NASA’s InSight Detects Two Sizable Quakes on Mars

NASA’s InSight lander used a scoop on its robotic arm to begin trickling soil over the cable connecting its seismometer to the spacecraft on March 14, 2021, the 816th Martian day, or sol of the mission. Scientists hope insulating it from the wind will make it easier to detect marsquakes. (Credits: NASA/JPL-Caltech)

The magnitude 3.3 and 3.1 temblors originated in a region called Cerberus Fossae, further supporting the idea that this location is seismically active.

PASADENA, Calif. (NASA PR) — NASA’s InSight lander has detected two strong, clear quakes originating in a location of Mars called Cerberus Fossae – the same place where two strong quakes were seen earlier in the mission. The new quakes have magnitudes of 3.3 and 3.1; the previous quakes were magnitude 3.6 and 3.5. InSight has recorded over 500 quakes to date, but because of their clear signals, these are four of the best quake records for probing the interior of the planet.

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From Monitoring Climate Change to Avoiding Space Debris – Pioneering Space Technology Gets UK Government Cash Boost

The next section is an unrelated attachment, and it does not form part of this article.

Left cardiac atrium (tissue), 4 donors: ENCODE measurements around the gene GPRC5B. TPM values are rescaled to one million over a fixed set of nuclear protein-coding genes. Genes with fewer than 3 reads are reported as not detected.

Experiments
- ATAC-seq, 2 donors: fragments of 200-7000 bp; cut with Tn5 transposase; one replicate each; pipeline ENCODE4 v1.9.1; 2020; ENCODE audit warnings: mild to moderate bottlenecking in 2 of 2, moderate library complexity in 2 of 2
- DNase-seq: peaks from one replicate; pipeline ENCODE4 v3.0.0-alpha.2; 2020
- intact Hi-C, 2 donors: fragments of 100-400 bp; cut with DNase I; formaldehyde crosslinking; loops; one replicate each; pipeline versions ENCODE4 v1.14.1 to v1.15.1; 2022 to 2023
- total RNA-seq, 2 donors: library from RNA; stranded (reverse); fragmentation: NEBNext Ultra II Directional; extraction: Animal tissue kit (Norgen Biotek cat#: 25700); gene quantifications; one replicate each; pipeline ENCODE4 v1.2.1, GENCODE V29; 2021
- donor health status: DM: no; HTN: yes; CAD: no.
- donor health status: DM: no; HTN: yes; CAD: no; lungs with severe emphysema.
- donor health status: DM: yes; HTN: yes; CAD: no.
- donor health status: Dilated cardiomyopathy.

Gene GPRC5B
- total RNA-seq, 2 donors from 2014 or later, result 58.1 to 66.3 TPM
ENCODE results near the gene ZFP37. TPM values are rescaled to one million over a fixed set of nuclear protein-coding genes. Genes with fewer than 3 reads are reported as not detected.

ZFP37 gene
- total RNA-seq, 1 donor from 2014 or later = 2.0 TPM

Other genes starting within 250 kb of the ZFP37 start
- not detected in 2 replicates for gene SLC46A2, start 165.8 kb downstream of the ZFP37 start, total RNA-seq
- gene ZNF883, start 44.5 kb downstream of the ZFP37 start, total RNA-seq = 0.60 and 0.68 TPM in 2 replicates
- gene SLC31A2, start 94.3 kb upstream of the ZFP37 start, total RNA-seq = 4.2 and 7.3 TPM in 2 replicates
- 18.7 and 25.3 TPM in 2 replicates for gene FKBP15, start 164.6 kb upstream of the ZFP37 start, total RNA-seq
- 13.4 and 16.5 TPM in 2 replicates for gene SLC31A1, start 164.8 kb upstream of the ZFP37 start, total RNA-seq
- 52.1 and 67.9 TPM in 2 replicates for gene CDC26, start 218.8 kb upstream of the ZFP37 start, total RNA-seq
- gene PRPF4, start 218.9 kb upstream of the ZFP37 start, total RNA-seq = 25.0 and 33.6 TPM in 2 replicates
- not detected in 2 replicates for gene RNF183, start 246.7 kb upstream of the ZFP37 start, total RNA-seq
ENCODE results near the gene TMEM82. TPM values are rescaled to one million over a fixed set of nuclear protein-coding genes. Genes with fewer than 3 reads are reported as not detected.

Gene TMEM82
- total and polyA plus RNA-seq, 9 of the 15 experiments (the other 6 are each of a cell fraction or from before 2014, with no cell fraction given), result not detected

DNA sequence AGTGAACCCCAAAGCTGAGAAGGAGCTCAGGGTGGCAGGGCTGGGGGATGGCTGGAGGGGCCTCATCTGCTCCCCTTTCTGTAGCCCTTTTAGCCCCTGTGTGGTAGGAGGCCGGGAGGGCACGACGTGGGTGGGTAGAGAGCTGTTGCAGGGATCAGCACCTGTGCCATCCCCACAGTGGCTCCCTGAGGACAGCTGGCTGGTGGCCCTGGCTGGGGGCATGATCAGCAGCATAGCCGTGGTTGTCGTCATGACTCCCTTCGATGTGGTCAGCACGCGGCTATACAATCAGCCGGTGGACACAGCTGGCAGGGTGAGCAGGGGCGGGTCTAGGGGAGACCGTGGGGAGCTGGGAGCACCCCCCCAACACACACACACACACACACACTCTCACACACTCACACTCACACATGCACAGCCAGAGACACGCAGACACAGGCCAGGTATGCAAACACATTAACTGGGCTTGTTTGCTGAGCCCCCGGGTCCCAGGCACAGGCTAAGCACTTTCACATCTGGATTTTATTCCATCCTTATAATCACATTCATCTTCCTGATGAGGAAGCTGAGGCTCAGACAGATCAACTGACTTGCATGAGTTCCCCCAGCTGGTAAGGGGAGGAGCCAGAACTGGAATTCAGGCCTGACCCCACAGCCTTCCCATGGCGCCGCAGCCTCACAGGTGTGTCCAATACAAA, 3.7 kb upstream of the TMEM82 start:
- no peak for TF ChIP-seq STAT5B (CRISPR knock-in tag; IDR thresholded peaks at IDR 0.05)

SWINDON, UK (UK Space Agency PR) — Five UK organisations have been awarded a total of £300,000 [$416,884] from the UK Space Agency to speed up the development of innovative space technology.

Recipients include the University of Leeds, which will develop 3D printing methods and liquid-crystal technology, similar to that in our television screens at home, to develop far-infrared sensors for studying climate change and star formation.

Another project, led by Rocket Engineering in London, will create a compact propulsion system the size of a house brick for use in nano and small satellites. The engines use electromagnets to enable the satellites to move for in-orbit spacecraft servicing or space debris mitigation.

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